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Documenting Middletown Gravestones

Fall 2020

Report by Nina Hirai (’23)

As course assistants for Professor Brunson’s class, ARCP204: Introduction to Archaeology, Nina and Nick designed a field trip to the Washington Street Cemetery on Vine Street in Middletown. The cemetery primarily contains 18th and 19th century graves of white residents of Middletown, but it also contains graves of several Black residents of the Beman Triangle. Due to the cemetery’s historical connection to the Black community in Middletown, we were fortunate to have Dr. Jesse Nasta, Director of the Middlesex Historical Society and member of the African American Studies Department, join us during our field trip. 

Following the classic study of New England gravestone seriation and dating by Dethlefsen and Deetz (1966), students worked in groups to observe how gravestones and their decorations changed through time. Our focus was a group of 18th century gravestones near the south end of the cemetery that are threatened by destruction due to erosion and other environmental causes. Students took photographs and measurements of gravestones, documented the state of the stones (whether they were heavily eroded, cracked, covered in moss, etc.), and even attempted to decipher the engravings on the stones, which proved to be quite difficult! Students collected crucial information about the people buried there, noting names, dates, ages, and even familial relationships. As a result, we have been able to start compiling photographs and data that will be shared with the Middlesex Historical Society to help preserve information before it erodes away.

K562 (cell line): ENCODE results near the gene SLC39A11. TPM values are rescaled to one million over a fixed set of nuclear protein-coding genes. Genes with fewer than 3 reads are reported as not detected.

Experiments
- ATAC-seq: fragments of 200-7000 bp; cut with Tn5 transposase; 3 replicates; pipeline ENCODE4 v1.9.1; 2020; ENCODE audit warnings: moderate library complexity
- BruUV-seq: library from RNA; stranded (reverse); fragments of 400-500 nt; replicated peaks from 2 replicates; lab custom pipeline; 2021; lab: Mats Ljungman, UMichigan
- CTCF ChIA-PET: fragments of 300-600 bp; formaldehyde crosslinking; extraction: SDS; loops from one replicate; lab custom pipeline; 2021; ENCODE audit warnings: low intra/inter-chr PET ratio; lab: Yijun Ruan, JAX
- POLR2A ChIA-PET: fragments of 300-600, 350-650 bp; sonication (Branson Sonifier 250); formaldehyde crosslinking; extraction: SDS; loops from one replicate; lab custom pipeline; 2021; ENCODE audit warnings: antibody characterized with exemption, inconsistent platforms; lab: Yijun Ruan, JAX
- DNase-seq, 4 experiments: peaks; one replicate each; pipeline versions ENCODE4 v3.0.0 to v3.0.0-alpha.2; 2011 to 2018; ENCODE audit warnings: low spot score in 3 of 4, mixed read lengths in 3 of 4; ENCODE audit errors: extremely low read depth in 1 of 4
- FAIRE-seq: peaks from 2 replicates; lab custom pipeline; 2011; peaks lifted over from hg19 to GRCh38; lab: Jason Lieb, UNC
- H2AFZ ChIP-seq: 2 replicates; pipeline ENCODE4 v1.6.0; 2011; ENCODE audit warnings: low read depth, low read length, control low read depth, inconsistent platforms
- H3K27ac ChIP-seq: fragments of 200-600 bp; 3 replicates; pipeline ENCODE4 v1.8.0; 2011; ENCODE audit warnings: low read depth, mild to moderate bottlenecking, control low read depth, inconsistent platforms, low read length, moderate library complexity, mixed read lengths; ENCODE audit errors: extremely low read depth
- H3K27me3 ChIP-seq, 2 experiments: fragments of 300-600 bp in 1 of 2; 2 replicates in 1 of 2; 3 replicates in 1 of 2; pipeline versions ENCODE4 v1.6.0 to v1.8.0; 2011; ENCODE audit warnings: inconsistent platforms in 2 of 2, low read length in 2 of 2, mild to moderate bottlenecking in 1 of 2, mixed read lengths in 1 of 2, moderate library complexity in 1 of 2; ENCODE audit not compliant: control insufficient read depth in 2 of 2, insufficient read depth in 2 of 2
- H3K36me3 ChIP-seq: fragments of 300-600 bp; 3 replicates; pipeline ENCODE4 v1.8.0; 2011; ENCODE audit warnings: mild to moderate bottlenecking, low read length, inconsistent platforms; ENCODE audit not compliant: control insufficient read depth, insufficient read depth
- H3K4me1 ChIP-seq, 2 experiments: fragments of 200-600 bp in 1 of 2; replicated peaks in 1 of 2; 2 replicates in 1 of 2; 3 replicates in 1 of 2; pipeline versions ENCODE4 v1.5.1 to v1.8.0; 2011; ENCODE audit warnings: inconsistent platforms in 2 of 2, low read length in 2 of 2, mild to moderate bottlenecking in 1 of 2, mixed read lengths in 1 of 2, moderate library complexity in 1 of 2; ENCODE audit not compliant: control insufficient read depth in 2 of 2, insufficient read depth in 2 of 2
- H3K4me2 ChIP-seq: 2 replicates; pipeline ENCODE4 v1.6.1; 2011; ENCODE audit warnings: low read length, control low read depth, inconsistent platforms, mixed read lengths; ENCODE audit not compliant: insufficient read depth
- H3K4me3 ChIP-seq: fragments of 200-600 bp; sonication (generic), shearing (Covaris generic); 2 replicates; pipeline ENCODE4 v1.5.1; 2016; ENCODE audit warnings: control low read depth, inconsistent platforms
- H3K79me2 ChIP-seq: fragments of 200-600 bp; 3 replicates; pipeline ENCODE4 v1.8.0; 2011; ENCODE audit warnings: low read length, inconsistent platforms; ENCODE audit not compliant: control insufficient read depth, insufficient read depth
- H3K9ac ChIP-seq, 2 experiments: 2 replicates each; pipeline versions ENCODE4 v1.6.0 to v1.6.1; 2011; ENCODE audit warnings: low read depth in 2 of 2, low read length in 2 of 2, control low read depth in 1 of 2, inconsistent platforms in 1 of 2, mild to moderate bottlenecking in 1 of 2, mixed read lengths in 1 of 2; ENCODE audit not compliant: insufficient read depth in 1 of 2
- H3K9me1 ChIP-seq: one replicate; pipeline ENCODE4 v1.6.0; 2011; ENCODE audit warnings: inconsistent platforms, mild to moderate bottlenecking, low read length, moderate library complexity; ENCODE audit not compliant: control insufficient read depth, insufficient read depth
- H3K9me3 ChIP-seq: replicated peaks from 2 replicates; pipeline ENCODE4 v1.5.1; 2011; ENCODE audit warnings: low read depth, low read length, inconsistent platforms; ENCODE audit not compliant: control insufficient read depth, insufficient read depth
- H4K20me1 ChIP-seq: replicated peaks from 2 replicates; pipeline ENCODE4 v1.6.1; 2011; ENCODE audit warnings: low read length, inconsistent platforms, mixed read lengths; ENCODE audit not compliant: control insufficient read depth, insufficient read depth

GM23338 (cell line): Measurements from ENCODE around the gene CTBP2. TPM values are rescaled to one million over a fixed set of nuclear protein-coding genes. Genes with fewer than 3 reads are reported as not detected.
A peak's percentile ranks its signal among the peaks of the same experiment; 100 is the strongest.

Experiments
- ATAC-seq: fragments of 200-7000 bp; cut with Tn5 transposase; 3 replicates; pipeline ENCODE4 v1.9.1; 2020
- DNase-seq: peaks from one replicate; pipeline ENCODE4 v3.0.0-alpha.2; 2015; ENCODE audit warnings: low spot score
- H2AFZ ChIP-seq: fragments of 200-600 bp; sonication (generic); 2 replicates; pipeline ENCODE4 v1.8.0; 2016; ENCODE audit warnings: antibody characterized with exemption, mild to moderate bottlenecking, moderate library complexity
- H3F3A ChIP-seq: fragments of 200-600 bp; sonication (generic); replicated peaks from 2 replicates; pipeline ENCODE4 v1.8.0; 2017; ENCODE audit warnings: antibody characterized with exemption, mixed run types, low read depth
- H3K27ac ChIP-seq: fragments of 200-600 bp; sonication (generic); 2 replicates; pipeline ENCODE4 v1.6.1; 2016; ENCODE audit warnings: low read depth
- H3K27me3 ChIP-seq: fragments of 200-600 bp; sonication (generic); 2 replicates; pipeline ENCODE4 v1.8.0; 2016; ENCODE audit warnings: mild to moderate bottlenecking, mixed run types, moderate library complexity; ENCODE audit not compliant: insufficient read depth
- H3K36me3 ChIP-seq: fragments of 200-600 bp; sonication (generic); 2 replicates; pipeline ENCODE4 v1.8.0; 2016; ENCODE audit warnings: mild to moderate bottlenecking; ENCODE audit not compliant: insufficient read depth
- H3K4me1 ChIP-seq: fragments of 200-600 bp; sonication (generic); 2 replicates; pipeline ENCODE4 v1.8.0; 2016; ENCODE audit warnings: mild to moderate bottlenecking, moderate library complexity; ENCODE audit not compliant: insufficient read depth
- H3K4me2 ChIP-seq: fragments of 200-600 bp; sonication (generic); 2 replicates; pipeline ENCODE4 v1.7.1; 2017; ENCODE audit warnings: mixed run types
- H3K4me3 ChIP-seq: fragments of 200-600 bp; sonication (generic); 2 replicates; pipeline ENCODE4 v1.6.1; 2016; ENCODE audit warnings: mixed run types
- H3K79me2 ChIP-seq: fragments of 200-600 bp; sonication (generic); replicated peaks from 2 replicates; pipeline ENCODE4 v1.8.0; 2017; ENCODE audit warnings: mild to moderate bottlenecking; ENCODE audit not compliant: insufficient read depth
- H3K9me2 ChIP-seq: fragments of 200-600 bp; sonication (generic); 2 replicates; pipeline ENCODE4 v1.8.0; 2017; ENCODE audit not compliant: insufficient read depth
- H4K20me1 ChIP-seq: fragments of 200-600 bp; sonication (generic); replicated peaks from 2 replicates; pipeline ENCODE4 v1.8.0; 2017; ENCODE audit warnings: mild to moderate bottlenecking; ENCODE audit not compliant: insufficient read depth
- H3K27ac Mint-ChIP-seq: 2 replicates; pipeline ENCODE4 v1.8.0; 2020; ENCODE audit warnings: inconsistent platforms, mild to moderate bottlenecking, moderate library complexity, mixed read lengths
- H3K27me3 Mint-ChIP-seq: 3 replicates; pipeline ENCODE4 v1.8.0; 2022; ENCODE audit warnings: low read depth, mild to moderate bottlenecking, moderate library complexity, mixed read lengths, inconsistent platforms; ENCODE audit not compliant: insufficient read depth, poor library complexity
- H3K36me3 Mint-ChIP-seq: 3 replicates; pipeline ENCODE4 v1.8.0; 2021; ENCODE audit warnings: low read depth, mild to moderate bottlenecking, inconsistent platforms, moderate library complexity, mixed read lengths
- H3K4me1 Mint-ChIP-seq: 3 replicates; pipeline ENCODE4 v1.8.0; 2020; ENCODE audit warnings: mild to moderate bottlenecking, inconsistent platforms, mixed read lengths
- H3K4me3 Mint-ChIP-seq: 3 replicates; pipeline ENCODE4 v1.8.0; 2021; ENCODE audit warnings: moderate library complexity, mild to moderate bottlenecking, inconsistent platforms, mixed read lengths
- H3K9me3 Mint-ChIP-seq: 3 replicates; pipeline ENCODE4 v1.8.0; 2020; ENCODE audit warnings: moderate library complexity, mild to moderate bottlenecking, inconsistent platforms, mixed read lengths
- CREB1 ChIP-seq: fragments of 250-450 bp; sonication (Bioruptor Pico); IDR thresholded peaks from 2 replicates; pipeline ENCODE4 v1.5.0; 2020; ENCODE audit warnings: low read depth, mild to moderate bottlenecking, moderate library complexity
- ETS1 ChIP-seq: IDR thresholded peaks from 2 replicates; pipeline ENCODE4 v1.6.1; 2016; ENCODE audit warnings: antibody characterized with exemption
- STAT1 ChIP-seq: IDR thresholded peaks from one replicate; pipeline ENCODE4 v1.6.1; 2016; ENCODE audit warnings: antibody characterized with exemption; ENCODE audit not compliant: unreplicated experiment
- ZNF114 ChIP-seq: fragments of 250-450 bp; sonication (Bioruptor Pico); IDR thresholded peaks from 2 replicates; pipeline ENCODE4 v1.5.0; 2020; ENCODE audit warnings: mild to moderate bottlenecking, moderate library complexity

Related Sites:

Learn more about The Beman Triangle

Learn more about The Washington Street Cemetery

Works Cited:

Dethlefsen, E., & Deetz, J. (1966). Death’s Heads, Cherubs, and Willow Trees: Experimental Archaeology in Colonial Cemeteries. American Antiquity, 31(4), 502-510. doi:10.2307/2694382